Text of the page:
Preachers take over public spaces in Tunisia

Photo of a preacher in front of a school in the city of Sousse.
 
In front of schools, on buses or in public squares, and for several months now, a new phenomenon has been spreading across Tunisia: religious preachers. Whether they are originally from Tunisia or come from the Gulf States, more and more of them are using public spaces to promote their vision of religion.
 
The internet is awash with their videos, and there are pages on social media devoted to their beliefs. These preachers, whose messages can more or less be considered as radical, are imams who venture out from mosques to preach on the streets and call on people to “return to God’s path”. With microphones and loudspeakers in hand, they improvise sermons in ‘conversion tents’, or out on the street.
 
An imam preaching in front of a school in Sousse.
 
The same imam on a bus.
 
This form of public preaching is new to Tunisia, where the regime of former dictator Ben Ali outlawed any political or religious gatherings not organised by the government. There is no law banning or regulating preachers in public spaces. However, the authorities need to be notified of any public gathering before they are held. Lotfi Hidouri from the public communications office of the Interior Ministry told FRANCE 24 the ministry is aware of the phenomenon. However, he declined to say whether the ministry authorised gatherings held recently.
Contributors

“People are often intimidated and don’t dare confront them”

Messaoud Romdhani is the vice president of the Tunisian League for Human Rights.
 
People here have been so deprived of freedom for so many years that, today, they have a poor understanding of freedom of expression and how to express this, sometimes confusing it with anarchy. But being free doesn’t mean having the right to say anything you want to say, wherever and whichever way you want!
These practices are being encouraged by the wave of preachers visiting Tunisia from the Gulf or the Middle East. Even though some of them have extremist views, these foreign imams often come to Tunisia with the blessing of the government or the Islamist party Ennahda, the party in power, which accommodate and welcome them.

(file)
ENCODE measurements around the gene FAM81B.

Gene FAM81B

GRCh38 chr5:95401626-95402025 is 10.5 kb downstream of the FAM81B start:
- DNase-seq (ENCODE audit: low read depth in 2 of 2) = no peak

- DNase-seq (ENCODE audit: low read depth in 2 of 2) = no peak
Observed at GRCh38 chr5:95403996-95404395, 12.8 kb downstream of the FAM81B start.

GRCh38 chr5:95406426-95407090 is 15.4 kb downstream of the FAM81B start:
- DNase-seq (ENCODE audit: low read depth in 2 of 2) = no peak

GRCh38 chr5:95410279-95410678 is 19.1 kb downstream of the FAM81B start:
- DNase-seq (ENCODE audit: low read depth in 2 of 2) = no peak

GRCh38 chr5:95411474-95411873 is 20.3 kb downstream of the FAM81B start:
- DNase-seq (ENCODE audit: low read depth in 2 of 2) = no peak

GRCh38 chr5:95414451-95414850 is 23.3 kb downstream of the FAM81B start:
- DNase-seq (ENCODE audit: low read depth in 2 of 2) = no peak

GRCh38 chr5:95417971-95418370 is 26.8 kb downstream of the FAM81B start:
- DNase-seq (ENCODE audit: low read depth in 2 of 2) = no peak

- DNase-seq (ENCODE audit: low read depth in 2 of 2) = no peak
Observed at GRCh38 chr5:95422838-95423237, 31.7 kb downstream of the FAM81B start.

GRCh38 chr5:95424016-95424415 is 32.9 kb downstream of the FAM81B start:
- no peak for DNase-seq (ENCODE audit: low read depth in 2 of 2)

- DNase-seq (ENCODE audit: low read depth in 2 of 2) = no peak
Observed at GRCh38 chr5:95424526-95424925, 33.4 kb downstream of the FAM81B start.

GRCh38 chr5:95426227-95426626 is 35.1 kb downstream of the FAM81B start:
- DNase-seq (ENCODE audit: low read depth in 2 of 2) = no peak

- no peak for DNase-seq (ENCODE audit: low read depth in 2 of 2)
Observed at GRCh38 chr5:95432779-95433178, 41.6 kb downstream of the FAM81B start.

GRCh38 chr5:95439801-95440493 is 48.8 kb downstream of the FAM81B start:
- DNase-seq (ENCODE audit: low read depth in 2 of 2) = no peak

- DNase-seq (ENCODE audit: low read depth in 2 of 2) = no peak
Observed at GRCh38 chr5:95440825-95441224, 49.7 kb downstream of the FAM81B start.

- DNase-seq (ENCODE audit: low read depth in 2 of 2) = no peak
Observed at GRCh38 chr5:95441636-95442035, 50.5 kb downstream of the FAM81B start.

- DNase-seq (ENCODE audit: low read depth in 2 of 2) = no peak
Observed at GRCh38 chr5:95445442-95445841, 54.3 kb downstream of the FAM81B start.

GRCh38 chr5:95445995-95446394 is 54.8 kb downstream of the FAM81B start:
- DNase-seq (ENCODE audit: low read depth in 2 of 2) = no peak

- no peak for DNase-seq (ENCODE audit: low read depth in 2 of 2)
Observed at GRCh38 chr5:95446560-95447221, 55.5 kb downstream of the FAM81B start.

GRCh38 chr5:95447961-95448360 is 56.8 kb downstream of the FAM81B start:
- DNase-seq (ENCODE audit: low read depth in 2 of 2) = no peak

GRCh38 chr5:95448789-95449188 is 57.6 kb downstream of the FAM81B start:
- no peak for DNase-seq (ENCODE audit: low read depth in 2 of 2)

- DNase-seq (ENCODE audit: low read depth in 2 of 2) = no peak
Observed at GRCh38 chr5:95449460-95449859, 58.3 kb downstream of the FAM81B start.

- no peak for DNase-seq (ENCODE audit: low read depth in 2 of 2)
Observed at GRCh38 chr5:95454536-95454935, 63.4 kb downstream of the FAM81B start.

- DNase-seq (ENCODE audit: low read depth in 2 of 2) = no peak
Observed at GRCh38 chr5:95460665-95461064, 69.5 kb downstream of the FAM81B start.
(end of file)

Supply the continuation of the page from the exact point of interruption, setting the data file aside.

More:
Here in Sfax, the second largest city in the country, an Ennahda MP uses a speech to welcome an Egyptian imam visiting the country.
 
On the other hand, regular citizens are not always aware of their rights. In the video of the bus, for example, no one had the reflex to tell this man that his speech may disturb the passengers, no doubt because they felt intimidated. Tunisians quite often think of religious proselytism as a form of extremism. Therefore, they avoid interfering for fear of provoking them.
 
A day after the video showing the imam preaching on a bus was broadcast, other Tunisians recorded this video on a bus and uploaded it onto social media, calling it: “Response to the salafist preacher who tried to convert people on a bus”.
 
We have tried several times to warn the authorities against the spread of this practice in the country because we think it could have adverse consequences for our society. The imams split the society [Editor’s note: in several speeches, the preachers pit believers against “laymen”] by advocating, for example, that men and women be separated in learning institutions, or encouraging people to make four-year-old girls wear veils. Some speak to young people, who are more easily influenced, and can thus be enticed towards extremist religious practices. This doesn’t encourage harmony; instead, it spreads a message of hate.
 
The authorities have not reacted to our warnings, and no concrete measure has been taken to stop these practices. However, civil society organisations also have a duty to act. People need to be aware of the dangers of this type of preaching and understand that they have the right to challenge the preachers’ presence. It’s every citizen’s role to ensure public spaces are protected. Unfortunately, civil society organisations don’t have the same presence on the ground as the imams.
 
 
 
This article was written in collaboration with France 24 journalist, Sarra Grira (@SarraGrira),

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